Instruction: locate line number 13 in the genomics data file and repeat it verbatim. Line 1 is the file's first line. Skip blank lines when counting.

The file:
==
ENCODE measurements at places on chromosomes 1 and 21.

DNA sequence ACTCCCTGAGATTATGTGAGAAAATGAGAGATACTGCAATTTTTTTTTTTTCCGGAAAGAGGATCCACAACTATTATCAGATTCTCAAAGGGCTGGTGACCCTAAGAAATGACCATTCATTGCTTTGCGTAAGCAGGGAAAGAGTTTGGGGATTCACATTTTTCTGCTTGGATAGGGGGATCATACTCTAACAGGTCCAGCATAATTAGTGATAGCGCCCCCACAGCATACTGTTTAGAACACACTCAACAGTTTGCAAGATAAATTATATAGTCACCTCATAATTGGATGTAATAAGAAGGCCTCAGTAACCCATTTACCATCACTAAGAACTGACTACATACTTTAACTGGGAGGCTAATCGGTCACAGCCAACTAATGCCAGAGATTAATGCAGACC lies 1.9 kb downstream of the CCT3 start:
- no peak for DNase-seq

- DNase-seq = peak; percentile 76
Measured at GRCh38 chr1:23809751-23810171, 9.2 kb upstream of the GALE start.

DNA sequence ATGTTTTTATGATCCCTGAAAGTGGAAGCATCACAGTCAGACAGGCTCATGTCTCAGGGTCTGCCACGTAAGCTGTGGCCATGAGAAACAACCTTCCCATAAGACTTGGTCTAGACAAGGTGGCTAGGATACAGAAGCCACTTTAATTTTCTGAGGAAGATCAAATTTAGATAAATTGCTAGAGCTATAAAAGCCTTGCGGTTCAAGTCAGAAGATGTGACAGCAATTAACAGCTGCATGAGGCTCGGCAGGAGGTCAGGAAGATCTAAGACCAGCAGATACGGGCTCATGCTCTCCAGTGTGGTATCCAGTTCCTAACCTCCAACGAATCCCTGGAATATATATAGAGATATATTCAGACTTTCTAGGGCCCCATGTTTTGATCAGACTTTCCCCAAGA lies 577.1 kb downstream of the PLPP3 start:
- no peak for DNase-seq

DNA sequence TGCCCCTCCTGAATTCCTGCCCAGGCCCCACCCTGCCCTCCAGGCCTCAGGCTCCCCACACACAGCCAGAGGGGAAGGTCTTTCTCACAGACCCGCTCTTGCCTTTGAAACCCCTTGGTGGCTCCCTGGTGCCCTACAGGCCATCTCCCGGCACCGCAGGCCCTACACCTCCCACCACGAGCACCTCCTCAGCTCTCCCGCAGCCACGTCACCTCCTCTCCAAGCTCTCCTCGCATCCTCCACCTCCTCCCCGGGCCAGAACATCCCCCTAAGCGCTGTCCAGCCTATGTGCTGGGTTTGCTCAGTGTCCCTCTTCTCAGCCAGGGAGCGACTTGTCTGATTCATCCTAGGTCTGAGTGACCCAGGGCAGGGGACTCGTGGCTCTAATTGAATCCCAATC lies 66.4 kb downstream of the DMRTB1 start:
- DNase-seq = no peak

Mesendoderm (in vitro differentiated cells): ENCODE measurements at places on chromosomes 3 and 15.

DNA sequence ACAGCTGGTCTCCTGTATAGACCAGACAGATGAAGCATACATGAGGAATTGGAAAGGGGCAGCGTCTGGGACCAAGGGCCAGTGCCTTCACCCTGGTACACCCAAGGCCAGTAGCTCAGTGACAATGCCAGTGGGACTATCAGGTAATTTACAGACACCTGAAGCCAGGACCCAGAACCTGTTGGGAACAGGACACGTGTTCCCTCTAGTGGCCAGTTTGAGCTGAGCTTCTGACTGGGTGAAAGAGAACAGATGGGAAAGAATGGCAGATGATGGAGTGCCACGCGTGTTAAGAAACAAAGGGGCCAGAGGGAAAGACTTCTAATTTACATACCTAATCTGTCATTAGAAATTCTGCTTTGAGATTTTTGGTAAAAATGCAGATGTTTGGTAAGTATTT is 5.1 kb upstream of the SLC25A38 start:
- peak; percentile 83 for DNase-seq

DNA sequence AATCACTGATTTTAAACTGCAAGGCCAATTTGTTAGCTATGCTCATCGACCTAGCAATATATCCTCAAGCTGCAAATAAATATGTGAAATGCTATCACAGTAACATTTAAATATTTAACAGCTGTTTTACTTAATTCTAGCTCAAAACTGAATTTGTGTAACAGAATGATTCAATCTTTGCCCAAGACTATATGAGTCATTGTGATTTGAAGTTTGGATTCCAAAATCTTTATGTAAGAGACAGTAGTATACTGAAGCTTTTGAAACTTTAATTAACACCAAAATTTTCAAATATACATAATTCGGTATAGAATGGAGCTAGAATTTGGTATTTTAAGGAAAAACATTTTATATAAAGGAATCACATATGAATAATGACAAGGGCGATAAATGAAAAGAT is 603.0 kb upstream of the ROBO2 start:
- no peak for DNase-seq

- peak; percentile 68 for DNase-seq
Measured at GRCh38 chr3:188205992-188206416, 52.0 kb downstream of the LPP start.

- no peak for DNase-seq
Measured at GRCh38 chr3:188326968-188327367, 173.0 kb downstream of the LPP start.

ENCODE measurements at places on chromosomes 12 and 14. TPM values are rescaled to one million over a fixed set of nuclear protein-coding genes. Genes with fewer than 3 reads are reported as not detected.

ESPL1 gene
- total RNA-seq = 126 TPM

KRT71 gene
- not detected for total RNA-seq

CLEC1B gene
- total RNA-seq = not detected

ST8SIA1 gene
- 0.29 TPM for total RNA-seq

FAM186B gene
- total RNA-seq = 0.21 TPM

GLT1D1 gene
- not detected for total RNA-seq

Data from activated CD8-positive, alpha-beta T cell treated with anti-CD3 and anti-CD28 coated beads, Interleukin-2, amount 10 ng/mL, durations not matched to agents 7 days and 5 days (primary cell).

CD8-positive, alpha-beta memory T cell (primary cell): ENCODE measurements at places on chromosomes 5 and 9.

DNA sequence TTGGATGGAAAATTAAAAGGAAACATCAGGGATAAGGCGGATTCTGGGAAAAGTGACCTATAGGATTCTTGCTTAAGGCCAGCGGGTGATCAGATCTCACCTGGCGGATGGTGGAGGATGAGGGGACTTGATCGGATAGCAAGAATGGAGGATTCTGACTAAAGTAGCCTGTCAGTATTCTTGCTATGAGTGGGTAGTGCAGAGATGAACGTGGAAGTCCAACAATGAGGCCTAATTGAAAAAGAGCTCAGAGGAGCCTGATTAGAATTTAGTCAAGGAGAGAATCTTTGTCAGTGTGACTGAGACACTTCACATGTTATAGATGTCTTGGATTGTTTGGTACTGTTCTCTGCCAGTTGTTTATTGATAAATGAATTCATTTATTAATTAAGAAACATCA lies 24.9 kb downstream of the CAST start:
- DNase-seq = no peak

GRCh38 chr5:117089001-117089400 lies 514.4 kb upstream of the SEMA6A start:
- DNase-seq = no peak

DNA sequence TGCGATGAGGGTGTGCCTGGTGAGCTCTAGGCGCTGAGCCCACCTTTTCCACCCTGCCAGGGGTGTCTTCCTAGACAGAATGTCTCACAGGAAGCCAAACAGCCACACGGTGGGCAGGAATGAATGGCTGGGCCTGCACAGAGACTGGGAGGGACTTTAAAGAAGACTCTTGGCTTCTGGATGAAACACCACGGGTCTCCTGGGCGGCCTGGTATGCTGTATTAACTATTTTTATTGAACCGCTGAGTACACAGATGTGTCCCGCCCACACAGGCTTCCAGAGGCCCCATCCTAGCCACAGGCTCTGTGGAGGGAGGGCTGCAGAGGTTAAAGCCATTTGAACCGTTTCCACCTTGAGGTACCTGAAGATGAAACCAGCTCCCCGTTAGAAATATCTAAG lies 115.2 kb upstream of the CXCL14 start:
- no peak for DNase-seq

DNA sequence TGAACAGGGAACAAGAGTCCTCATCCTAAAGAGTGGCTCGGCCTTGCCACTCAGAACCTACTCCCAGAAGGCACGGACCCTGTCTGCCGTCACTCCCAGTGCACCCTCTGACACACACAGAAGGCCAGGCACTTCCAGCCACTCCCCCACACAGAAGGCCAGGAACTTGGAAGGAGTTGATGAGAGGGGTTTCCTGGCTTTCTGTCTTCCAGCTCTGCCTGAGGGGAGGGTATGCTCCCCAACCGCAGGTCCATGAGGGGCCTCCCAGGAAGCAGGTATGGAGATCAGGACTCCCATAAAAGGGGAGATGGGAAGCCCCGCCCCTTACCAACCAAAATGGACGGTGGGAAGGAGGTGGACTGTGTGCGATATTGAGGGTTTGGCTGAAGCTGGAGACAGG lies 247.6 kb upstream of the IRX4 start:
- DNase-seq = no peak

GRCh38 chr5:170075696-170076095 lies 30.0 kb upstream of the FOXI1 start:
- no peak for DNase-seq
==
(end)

DNA sequence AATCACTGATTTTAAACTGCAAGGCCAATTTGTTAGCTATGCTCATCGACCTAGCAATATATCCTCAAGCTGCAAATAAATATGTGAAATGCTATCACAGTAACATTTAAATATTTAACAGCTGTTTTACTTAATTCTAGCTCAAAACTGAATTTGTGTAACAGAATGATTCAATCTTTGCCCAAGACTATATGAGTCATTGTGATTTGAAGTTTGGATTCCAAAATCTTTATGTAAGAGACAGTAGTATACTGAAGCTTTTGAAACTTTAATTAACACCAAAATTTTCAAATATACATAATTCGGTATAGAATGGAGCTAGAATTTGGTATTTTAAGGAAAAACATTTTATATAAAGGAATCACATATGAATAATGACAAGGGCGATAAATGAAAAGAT is 603.0 kb upstream of the ROBO2 start: